Publication

Preventing Transmission of Pandemic Influenza and Other Viral Respiratory Diseases: Personal Protective Equipment for Healthcare Personnel Update 2010


Released:

Report at a Glance

In 2009, the H1N1 influenza pandemic brought to the forefront the many unknowns about the virulence, spread, and nature of the virus, as well as questions regarding personal protective equipment (PPE) for healthcare personnel. Researchers still have much to learn about how influenza is transmitted from person to person, and one major question that arose during the H1N1 influenza pandemic was determining what types of PPE—particularly face masks or respirators—are needed to protect healthcare personnel from disease transmission. Because the focus of research efforts often shifts to other health concerns between pandemics, continuing the research momentum is critical to ensure that the nation is prepared for the next influenza pandemic.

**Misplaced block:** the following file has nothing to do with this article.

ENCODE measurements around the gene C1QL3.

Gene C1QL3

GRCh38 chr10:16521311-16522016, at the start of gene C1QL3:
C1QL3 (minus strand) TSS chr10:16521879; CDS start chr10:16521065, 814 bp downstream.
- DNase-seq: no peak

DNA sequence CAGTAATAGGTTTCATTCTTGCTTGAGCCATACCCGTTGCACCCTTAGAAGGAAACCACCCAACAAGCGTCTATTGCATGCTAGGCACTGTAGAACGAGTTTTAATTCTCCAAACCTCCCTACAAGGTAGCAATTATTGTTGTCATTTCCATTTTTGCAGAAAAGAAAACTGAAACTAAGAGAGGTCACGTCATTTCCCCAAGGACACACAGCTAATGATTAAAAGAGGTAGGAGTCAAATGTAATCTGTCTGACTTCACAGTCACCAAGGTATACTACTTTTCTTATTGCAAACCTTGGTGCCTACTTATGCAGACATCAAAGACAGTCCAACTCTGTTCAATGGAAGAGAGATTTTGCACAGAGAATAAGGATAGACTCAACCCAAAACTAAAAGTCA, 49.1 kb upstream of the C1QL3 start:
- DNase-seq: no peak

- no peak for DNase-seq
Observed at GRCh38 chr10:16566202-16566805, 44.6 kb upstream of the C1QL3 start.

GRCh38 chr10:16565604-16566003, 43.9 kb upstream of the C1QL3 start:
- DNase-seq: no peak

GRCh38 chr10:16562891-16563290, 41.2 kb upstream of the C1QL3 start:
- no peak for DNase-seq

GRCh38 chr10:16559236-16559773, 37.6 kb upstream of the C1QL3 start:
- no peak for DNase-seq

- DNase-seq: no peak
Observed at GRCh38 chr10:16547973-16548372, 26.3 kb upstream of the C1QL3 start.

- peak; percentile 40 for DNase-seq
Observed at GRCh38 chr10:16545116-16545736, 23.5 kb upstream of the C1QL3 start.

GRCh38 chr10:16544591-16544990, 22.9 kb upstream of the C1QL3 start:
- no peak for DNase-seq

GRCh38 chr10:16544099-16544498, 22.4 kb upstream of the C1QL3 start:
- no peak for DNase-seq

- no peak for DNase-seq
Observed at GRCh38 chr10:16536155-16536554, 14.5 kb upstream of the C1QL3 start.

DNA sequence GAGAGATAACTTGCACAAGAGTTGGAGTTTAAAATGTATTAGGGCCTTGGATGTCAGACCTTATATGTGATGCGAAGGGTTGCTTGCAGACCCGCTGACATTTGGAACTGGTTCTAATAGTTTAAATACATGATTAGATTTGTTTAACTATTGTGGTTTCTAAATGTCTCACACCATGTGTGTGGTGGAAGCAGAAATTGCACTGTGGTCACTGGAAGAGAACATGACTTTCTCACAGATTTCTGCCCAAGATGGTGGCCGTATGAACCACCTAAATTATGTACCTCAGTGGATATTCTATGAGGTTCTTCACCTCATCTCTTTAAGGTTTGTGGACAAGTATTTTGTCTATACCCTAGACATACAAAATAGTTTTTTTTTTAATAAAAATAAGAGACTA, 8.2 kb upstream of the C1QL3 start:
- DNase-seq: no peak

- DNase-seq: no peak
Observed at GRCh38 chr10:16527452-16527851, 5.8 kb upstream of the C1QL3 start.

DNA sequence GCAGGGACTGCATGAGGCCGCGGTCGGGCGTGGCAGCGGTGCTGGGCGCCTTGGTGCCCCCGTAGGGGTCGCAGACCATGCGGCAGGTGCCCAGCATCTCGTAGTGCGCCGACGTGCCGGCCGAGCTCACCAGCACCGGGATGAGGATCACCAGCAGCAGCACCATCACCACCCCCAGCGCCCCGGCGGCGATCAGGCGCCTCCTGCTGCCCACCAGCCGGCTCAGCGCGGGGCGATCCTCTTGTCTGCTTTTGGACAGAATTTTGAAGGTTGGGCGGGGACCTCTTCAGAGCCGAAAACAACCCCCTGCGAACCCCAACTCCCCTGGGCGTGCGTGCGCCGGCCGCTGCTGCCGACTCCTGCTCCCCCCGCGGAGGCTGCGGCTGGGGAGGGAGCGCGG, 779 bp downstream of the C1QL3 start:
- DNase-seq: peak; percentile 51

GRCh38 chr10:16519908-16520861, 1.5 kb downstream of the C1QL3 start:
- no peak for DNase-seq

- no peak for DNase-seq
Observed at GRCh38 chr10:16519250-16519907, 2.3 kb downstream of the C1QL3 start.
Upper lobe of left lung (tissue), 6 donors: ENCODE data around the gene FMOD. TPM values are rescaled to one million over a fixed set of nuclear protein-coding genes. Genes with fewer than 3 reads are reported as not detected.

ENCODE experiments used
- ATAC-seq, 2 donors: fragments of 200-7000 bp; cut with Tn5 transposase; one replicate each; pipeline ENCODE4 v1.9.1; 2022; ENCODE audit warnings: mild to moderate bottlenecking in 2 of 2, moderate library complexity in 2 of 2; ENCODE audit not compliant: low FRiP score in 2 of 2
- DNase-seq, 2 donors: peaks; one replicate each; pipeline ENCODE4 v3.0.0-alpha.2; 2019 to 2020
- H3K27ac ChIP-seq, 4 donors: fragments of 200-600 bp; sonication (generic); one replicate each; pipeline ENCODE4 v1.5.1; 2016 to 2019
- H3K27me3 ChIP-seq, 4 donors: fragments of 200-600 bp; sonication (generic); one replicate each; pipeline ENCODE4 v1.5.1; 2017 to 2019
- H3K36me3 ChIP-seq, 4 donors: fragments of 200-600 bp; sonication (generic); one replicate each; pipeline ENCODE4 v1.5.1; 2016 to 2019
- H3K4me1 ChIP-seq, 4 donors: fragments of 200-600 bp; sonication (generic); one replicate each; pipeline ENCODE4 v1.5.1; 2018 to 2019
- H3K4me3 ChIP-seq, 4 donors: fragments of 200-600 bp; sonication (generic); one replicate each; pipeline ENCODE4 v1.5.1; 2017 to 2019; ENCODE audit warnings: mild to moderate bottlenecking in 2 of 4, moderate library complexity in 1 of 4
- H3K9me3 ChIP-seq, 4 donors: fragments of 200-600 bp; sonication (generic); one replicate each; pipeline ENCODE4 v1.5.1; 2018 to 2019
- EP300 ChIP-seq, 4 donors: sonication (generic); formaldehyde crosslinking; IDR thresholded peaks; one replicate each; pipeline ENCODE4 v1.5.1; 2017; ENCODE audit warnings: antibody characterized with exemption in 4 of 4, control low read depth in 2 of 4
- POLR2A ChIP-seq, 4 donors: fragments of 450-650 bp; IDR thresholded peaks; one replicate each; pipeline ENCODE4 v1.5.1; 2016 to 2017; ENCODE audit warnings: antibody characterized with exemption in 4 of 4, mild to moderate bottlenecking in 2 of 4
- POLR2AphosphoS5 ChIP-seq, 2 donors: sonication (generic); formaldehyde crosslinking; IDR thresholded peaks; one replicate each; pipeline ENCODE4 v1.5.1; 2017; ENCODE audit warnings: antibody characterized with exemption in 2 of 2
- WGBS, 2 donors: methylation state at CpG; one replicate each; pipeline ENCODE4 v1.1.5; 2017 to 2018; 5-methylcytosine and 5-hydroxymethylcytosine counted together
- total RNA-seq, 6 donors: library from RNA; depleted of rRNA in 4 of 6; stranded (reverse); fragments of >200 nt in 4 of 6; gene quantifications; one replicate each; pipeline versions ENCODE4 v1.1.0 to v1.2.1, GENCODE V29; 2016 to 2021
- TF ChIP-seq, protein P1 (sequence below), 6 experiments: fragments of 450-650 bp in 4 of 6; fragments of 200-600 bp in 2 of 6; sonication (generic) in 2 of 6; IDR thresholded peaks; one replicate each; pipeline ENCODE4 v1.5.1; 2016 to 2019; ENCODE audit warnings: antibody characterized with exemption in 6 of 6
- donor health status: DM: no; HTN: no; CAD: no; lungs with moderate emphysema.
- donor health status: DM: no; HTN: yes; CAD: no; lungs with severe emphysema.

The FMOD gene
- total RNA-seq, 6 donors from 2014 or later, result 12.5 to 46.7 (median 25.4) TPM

In light of the unanswered research questions following the 2009 H1N1 influenza pandemic, the National Personal Protective Technology Laboratory at the National Institute for Occupational Safety and Health (NIOSH) asked the IOM to assess the progress of PPE research and to identify future directions for PPE for healthcare personnel. While the IOM finds that there are gaps and deficiencies in the research about PPE use in health care, there is sufficient knowledge to recommend a four-pronged strategy for effective PPE use:

  1. Deliberate planning and preparation at the leadership and organizational levels
  2. Comprehensive training for all personnel, including supervisors and managers
  3. Widespread and convenient availability of appropriate PPE devices
  4. Accountability at all levels of the organization

The IOM also offers several recommendations for continuing the momentum of PPE research that are detailed in the report and the report brief. The more scientists and researchers know about how to maximize the effectiveness of PPE and its use, the more prepared we will be for the next influenza pandemic.